Articles

Article

Review Article

Exp Neurobiol 2016; 25(3): 103-112

Published online June 30, 2016

https://doi.org/10.5607/en.2016.25.3.103

© The Korean Society for Brain and Neural Sciences

Adult Neurogenesis and Gliogenesis: Possible Mechanisms for Neurorestoration

Zoltán Rusznák1†, Willem Henskens1,2, Emma Schofield1, Woojin S. Kim1,3# and YuHong Fu1,3*#

1Neuroscience Research Australia, Sydney, NSW 2031,2Prince of Wales Clinical School, UNSW Medicine, University of New South Wales,3School of Medical Sciences, University of New South Wales, Sydney, NSW 2052, Australia

Correspondence to: *To whom correspondence should be addressed.
TEL: 61 2 93991056, FAX: 61 2 9399 1005
e-mail: y.fu@neura.edu.au
#Joint senior authors
Present address: Australian Catholic University, Canberra Campus, ACT 2602, Australia

Received: April 27, 2016; Revised: June 8, 2016; Accepted: June 8, 2016

The subgranular zone (SGZ) and subventricular zone (SVZ) are developmental remnants of the germinal regions of the brain, hence they retain the ability to generate neuronal progenitor cells in adult life. Neurogenesis in adult brain has an adaptive function because newly produced neurons can integrate into and modify existing neuronal circuits. In contrast to the SGZ and SVZ, other brain regions have a lower capacity to produce new neurons, and this usually occurs via parenchymal and periventricular cell genesis. Compared to neurogenesis, gliogenesis occurs more prevalently in the adult mammalian brain. Under certain circumstances, interaction occurs between neurogenesis and gliogenesis, facilitating glial cells to transform into neuronal lineage. Therefore, modulating the balance between neurogenesis and gliogenesis may present a new perspective for neurorestoration, especially in diseases associated with altered neurogenesis and/or gliogenesis, cell loss, or disturbed homeostasis of cellular constitution. The present review discusses important neuroanatomical features of adult neurogenesis and gliogenesis, aiming to explore how these processes could be modulated toward functional repair of the adult brain.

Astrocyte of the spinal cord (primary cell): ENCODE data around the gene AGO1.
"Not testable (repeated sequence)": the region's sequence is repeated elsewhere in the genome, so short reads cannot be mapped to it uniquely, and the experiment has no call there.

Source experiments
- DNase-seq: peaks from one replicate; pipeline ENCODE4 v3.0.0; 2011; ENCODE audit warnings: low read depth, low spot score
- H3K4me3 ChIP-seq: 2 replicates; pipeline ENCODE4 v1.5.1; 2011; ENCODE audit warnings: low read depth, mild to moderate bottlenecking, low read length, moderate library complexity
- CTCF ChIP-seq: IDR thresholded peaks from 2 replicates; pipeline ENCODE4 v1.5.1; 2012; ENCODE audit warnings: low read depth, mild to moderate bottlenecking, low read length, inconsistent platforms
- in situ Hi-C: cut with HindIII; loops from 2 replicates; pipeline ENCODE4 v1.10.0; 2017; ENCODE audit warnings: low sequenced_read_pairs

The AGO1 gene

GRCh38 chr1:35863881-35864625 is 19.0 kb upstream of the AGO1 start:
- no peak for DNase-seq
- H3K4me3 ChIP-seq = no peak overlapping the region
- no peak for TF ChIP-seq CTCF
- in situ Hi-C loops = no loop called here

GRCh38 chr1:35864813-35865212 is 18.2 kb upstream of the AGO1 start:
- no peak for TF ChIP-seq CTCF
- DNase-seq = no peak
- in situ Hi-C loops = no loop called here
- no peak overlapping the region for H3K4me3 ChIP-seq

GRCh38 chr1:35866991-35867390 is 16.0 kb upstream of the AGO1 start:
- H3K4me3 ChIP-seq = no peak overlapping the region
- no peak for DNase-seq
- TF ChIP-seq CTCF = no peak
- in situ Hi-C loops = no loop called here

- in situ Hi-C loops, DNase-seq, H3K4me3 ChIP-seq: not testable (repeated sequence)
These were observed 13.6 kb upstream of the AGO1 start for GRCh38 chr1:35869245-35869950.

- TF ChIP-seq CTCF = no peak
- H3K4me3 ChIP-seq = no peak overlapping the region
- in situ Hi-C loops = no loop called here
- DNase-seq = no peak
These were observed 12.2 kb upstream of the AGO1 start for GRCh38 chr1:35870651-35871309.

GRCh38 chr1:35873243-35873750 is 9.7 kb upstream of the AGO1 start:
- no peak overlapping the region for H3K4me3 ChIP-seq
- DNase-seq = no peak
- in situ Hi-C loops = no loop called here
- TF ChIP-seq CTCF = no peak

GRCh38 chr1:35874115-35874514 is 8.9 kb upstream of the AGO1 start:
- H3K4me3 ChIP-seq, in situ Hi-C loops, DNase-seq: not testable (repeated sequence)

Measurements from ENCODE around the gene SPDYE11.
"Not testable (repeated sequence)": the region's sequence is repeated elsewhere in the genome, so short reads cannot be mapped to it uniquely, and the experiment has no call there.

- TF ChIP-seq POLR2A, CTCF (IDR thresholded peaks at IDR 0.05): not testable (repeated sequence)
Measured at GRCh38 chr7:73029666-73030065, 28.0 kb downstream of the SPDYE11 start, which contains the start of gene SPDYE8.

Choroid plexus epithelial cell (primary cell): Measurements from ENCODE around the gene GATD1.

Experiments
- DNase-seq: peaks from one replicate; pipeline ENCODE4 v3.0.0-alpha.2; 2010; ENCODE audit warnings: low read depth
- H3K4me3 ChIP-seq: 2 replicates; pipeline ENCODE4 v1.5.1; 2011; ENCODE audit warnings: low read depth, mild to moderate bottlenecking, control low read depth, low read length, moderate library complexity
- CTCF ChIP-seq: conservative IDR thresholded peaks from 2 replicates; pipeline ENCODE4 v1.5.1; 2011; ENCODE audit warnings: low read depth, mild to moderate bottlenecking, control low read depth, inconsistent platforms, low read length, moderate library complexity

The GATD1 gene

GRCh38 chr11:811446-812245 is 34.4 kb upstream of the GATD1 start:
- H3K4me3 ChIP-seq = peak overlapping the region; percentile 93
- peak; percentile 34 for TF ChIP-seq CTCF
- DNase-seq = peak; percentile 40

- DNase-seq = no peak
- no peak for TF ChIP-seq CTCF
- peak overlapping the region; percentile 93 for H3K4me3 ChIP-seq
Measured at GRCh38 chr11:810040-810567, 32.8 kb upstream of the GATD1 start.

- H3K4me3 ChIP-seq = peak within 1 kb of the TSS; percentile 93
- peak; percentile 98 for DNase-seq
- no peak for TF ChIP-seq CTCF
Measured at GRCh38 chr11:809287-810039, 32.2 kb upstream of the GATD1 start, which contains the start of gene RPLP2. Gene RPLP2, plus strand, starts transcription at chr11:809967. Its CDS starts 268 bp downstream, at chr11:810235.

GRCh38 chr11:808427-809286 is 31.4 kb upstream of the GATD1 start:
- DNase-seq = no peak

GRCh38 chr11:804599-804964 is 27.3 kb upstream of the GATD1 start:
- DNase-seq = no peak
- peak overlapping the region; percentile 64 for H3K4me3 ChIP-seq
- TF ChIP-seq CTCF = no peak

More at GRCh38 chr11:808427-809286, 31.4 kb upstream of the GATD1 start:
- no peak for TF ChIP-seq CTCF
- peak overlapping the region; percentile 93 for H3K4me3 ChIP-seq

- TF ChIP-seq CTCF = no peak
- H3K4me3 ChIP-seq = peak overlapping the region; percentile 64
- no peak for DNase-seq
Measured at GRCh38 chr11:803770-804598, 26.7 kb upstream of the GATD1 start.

Keywords: Neurogenesis, gliogenesis, aging, neurodegeneration, neurorestoration